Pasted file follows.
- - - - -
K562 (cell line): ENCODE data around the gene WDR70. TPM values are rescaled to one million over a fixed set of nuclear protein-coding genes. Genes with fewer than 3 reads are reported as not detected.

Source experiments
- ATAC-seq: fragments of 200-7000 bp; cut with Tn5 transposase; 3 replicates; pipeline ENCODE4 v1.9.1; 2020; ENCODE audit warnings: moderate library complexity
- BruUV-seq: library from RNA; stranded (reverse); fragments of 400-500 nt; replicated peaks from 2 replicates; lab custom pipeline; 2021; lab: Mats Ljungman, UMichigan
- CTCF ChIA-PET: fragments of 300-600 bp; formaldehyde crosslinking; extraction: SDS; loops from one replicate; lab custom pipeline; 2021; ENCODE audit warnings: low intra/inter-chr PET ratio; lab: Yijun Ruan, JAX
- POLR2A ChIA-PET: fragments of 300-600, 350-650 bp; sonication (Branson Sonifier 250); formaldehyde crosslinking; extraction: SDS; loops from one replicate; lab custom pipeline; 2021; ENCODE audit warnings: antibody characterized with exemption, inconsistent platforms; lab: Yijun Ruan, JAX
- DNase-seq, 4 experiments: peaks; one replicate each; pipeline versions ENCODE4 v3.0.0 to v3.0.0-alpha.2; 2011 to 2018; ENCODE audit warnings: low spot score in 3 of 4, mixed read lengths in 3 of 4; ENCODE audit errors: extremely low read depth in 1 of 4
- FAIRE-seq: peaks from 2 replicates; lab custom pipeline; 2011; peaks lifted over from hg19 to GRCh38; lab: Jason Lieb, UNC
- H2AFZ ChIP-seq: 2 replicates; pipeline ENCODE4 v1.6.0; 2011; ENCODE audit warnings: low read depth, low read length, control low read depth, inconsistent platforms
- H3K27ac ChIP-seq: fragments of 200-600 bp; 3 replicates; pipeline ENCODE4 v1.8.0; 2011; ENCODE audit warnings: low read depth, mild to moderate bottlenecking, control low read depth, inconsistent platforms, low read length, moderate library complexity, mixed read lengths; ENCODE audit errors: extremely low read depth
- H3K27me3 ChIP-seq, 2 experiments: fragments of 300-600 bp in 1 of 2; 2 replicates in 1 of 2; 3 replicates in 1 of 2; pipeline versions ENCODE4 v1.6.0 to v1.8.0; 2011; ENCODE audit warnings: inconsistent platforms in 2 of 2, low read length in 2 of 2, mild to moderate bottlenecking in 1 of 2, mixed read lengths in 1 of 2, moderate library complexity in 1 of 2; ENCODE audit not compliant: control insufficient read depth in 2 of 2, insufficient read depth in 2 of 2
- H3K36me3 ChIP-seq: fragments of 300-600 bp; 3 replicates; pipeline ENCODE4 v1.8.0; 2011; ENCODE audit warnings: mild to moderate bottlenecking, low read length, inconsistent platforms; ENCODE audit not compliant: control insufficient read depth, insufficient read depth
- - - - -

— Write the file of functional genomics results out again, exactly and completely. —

K562 (cell line): ENCODE data around the gene WDR70. TPM values are rescaled to one million over a fixed set of nuclear protein-coding genes. Genes with fewer than 3 reads are reported as not detected.

Source experiments
- ATAC-seq: fragments of 200-7000 bp; cut with Tn5 transposase; 3 replicates; pipeline ENCODE4 v1.9.1; 2020; ENCODE audit warnings: moderate library complexity
- BruUV-seq: library from RNA; stranded (reverse); fragments of 400-500 nt; replicated peaks from 2 replicates; lab custom pipeline; 2021; lab: Mats Ljungman, UMichigan
- CTCF ChIA-PET: fragments of 300-600 bp; formaldehyde crosslinking; extraction: SDS; loops from one replicate; lab custom pipeline; 2021; ENCODE audit warnings: low intra/inter-chr PET ratio; lab: Yijun Ruan, JAX
- POLR2A ChIA-PET: fragments of 300-600, 350-650 bp; sonication (Branson Sonifier 250); formaldehyde crosslinking; extraction: SDS; loops from one replicate; lab custom pipeline; 2021; ENCODE audit warnings: antibody characterized with exemption, inconsistent platforms; lab: Yijun Ruan, JAX
- DNase-seq, 4 experiments: peaks; one replicate each; pipeline versions ENCODE4 v3.0.0 to v3.0.0-alpha.2; 2011 to 2018; ENCODE audit warnings: low spot score in 3 of 4, mixed read lengths in 3 of 4; ENCODE audit errors: extremely low read depth in 1 of 4
- FAIRE-seq: peaks from 2 replicates; lab custom pipeline; 2011; peaks lifted over from hg19 to GRCh38; lab: Jason Lieb, UNC
- H2AFZ ChIP-seq: 2 replicates; pipeline ENCODE4 v1.6.0; 2011; ENCODE audit warnings: low read depth, low read length, control low read depth, inconsistent platforms
- H3K27ac ChIP-seq: fragments of 200-600 bp; 3 replicates; pipeline ENCODE4 v1.8.0; 2011; ENCODE audit warnings: low read depth, mild to moderate bottlenecking, control low read depth, inconsistent platforms, low read length, moderate library complexity, mixed read lengths; ENCODE audit errors: extremely low read depth
- H3K27me3 ChIP-seq, 2 experiments: fragments of 300-600 bp in 1 of 2; 2 replicates in 1 of 2; 3 replicates in 1 of 2; pipeline versions ENCODE4 v1.6.0 to v1.8.0; 2011; ENCODE audit warnings: inconsistent platforms in 2 of 2, low read length in 2 of 2, mild to moderate bottlenecking in 1 of 2, mixed read lengths in 1 of 2, moderate library complexity in 1 of 2; ENCODE audit not compliant: control insufficient read depth in 2 of 2, insufficient read depth in 2 of 2
- H3K36me3 ChIP-seq: fragments of 300-600 bp; 3 replicates; pipeline ENCODE4 v1.8.0; 2011; ENCODE audit warnings: mild to moderate bottlenecking, low read length, inconsistent platforms; ENCODE audit not compliant: control insufficient read depth, insufficient read depth